Sedaris fans will thrill to this opportunity to poke around in the writer’s personal diaries, which he has faithfully kept for four decades and used as raw material for his hilarious nonfiction as well as his performances.

    “Men Without Women’’
    by Haruki Murakami

    The seven collected stories from the author of much-lauded works like “Hear the Wind Sing’’ and “The Wind-Up Bird Chronicle’’ revolve around the lives of men who find themselves, for various reasons, alone. Humor, confusion, and yearning blend with Beatles lyrics, smoky bars, mysterious women, and nods to Kafka.

    “Trajectory’’ by Richard Russo

    Russo departs from the blue-collar worlds of “Nobody’s Fool’’ or “Empire Falls’’ to take up with professors, plagiarists, realtors, and novelists in these stories. Despite the socioeconomic shift, these darkly humorous tales of characters wrestling with trial, disappointment, and heartbreak will feel familar to fans.

    “Woman No. 17’’ by Edan Lepucki

    A stylish noir set in the Hollywood Hills told by two narrators: Lady, a writer with a toddler and a troubled teenage son who is struggling to finish a memoir, and S, a nanny and artist who is embraced by the family but develops troubling ties to Lady’s oldest.


    “The Ministry of Utmost Happiness’’ by Arundhati Roy

    In her first novel since her 1997 Booker-winning debut, “The God of Small Things,’’ the writer and activist, who in the intervening two decades has published a raft of political nonfiction, weaves a surreal tapestry of vivid characters, living and dead, elderly and newborn, largely broken and yearning to be made whole.

    “Hunger: A Memoir of (My) Body’’ by Roxane Gay

    Gay’s highly anticipated book is expected to be both painfully intimate and culturally relevant.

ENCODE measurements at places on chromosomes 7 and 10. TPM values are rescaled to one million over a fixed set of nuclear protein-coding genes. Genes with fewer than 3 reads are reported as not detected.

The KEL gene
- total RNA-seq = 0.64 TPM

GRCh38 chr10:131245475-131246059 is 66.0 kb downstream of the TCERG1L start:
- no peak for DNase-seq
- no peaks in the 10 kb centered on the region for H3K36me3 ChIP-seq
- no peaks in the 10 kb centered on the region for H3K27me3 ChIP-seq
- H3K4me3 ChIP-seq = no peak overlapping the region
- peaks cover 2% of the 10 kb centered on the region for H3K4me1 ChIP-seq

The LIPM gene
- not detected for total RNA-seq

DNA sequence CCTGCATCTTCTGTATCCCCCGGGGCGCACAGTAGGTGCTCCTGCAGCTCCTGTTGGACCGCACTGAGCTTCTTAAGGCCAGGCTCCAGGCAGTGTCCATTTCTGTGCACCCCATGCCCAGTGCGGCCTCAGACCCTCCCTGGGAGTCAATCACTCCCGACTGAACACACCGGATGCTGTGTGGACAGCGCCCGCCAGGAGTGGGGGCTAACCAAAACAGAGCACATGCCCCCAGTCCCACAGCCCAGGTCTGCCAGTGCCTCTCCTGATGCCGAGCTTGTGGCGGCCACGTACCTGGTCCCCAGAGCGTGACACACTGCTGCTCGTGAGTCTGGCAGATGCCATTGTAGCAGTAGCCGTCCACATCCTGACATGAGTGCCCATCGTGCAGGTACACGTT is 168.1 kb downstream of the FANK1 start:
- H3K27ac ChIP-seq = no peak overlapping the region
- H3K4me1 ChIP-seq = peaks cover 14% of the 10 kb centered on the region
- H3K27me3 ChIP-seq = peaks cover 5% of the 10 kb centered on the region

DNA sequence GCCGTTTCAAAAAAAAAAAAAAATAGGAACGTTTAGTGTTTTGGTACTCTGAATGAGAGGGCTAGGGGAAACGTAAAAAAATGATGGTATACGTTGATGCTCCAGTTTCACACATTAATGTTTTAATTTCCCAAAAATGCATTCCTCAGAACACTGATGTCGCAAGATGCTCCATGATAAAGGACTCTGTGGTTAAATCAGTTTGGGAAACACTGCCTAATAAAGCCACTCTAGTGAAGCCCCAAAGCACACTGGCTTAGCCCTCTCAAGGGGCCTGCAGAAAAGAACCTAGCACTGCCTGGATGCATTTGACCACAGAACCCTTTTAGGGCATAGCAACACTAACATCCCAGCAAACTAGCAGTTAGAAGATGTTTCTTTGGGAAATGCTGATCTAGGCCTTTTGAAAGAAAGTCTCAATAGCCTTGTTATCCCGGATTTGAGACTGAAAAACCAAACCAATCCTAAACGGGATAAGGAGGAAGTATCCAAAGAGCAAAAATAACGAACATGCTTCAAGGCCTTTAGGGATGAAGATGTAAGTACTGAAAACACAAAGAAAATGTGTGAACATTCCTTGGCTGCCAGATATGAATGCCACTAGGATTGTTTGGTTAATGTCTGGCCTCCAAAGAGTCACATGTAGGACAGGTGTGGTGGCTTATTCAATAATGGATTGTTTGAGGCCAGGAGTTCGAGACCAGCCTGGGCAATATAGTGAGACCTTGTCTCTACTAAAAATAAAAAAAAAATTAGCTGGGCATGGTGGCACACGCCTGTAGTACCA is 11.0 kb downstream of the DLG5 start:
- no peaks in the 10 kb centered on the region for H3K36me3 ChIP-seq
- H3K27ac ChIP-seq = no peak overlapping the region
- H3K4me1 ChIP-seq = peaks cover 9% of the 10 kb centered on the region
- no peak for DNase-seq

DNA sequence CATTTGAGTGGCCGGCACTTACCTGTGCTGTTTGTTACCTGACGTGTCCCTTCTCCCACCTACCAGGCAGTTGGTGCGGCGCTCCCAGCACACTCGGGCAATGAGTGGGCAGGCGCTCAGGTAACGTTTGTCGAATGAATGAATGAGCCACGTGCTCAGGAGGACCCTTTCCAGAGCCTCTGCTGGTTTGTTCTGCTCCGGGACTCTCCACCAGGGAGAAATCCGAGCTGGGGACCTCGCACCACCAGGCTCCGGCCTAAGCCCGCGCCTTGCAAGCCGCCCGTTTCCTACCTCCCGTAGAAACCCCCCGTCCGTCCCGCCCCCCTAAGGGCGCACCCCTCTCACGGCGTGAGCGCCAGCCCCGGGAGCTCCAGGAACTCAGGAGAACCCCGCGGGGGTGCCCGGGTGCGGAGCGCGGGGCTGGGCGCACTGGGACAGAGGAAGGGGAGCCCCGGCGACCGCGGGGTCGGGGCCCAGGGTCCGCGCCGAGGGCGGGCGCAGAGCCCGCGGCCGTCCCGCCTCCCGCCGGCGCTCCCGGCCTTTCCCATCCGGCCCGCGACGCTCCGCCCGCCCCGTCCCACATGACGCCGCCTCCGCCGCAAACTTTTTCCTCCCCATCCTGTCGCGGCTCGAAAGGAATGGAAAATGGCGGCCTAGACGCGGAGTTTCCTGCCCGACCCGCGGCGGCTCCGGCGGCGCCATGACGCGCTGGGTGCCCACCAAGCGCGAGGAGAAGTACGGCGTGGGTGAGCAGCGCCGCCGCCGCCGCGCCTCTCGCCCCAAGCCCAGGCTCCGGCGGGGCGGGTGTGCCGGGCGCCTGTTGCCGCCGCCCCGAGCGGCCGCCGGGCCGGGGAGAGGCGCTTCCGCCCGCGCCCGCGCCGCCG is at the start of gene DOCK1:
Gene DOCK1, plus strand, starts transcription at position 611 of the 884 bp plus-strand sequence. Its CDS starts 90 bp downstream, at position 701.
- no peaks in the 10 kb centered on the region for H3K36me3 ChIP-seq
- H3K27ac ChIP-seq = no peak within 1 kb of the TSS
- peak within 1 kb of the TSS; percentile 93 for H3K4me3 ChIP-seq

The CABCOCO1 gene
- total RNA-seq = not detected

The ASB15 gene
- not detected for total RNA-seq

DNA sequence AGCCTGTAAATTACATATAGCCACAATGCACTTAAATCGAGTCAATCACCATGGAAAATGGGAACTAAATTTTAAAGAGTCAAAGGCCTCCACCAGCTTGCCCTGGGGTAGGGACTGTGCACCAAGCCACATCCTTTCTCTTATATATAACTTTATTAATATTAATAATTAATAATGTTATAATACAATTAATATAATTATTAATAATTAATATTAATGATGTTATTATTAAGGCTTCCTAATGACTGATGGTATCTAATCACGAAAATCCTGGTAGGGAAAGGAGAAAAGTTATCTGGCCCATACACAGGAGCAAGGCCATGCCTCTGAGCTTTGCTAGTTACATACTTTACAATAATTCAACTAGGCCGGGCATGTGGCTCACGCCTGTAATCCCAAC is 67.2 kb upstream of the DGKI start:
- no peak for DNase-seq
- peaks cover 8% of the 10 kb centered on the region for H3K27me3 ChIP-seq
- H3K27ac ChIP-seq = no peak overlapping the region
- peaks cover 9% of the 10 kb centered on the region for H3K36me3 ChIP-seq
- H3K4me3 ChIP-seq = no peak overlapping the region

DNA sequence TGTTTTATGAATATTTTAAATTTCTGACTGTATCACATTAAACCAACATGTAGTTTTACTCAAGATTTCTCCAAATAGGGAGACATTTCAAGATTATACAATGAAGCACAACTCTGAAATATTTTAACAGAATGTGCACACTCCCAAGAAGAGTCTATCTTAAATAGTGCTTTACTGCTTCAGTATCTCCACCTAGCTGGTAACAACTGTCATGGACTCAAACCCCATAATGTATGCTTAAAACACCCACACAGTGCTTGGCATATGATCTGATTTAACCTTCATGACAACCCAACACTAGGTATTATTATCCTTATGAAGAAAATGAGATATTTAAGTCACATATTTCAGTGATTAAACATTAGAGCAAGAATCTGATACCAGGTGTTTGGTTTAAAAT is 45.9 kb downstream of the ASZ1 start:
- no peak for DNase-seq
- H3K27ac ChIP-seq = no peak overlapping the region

In a recent “Rumpus’’ interview, she said: “I look at sexual violence, trauma, overeating, and obesity as a response to trauma, and living in a morbidly obese body while very much wanting to change that body in a world that condemns that body.’’


    “Sour Heart’’ by Jenny Zhang

    This debut story collection trails adolescent girls growing up in New York. Interest in the book is high, owing to Zhang’s reputation as a smart and irreverent poet and essayist and the fact that this is the first book to be published on Lena Dunham’s Lenny imprint.


    “Sing, Unburied Sing’’
    by Jesmyn Ward

    In her first novel since her 2011 National Book Award winner “Salvage the Bones,’’ Ward returns to the Gulf Coast, chronicling a distinctly American odyssey as a tormented addict mother packs her children up from the family farm in Mississippi, leaving her father and terminally ill mother behind, and heads to the state prison where the children’s white father is being released.


     “Nevertheless,’’Alec Baldwin’s memoir, April 4

     “The Secrets of My Life,’’ Caitlyn Jenner’s memoir, April 25

     “Into the Water,’’ Paula Hawkins’s first book since “The Girl on the Train,’’ May 2

     “Women Who Work: Rewriting the Rules for Success,’’ Ivanka Trump’s second book after 2009’s “The Trump Card: Playing to Win at Work,’’ May 2

     “Heather, the Totality,’’ “Mad Men’’ creator Matthew Weiner’s debut novel, Oct. 31.

    Paul S. Makishima can be reached at